Elly Nashat , one of our Sports Injury Therapists, has done a great blog on your work posture. This is her handy reference guide so you can check your workstation.
“There is lots of information on workplace set up available, but I wanted to put the main points of consideration in one place for easy reference.
Staying in any position for a prolonged length of time is not good for our bodies and especially our muscles, tendons and ligaments. Stuart McGill found that remaining in a sustained position of 20 mins or more of sustained or cyclical loading causes ‘creep’. This refers to the gradual overloading and lengthening of soft tissue structures. [Creep: a physical property of materials that results in progressive deformation when a constant load is applied over time. It allows soft tissues to tolerate applied loads by lengthening. (1)] McGill and Brown, (2) showed that after 20 mins of creep, followed by 20 min of rest, muscle activity recovered only 50% of its pre-creep magnitude. This suggests that muscle activity is reduced with sustained loading. The forces are then transmitted to the ligaments, discs and joint capsules of the spine. This can have a negative effect on the spine.
Below is a check list of important factors to consider at your workstation:
Work posture and the dreaded forward head posture:
This is by far the most problematic issue caused by peering into a computer for 8 hours+ a day. We allow our head and neck to crane forward whilst concentrating. This leads to excessive strain on our upper neck and shoulder muscles and the muscles at the front of our neck. The average weight of a human head is 5kg (12lb), and this weight is increased as we take the head further away from its base of support. This is attributed to Kapandji:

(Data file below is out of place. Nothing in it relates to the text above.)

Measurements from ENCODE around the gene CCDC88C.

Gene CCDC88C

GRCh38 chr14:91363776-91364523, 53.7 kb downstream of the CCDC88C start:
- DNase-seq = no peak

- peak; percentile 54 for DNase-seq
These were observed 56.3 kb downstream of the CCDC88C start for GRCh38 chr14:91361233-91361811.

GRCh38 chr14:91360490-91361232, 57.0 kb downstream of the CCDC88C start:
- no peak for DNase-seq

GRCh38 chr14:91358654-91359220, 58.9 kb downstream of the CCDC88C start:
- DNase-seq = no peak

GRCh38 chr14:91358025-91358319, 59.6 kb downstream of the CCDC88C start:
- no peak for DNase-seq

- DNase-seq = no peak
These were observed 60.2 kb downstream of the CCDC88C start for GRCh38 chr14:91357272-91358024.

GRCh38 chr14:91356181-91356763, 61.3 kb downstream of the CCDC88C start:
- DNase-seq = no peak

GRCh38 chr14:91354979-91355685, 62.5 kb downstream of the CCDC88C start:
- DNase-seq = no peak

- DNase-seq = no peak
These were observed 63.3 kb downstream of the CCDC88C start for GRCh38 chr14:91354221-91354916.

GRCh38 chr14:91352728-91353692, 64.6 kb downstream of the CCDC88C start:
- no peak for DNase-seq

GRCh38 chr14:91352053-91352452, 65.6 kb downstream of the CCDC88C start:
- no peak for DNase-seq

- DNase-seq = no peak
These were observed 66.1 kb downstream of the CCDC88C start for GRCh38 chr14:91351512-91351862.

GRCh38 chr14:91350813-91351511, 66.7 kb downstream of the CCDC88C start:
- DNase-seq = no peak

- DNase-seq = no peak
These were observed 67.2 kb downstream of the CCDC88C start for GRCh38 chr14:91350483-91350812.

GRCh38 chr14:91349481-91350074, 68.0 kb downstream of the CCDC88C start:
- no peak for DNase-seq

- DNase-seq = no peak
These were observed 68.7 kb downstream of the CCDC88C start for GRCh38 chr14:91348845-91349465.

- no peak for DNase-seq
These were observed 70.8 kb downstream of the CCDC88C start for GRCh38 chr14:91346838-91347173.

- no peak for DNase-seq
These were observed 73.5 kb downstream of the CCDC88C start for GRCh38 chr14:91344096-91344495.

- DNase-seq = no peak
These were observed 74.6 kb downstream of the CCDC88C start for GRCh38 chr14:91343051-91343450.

“For every inch of Forward Head Posture, it can increase the weight of the head on the spine by an additional 10 pounds.”
Forward head posture, or anterior head carriage (AHC) looks something like this picture. Now look around the office and see if you can spot any colleagues that might be guilty of this. There are normally quite a few. Making sure your chair is in a good position and being conscious of your head position can greatly reduce neck and shoulder pain. We want our ears in line with our shoulders if looking from the side.
For perfect work posture your eyes should be along an imaginary line about 2/3 inches below the top of the screen. Make sure you are not tilting the head down or up to look at the screen. Both of these can cause neck pain. You can change screen height by adding books underneath the monitor or raising your chair height. Have your screen directly in front of you, not off to one side unless you only use it periodically. You also want your body to be facing the workstation set up, not twisting round to work. Make sure your screen is at least an arms length away from your body.
Keep your elbows by your waist, not outstretched and this is particularly important for your mouse arm which will tend to wander as we use it. Think right angles from shoulder to elbow and elbow to keyboard, nice straight alignment and keep your arms relaxed.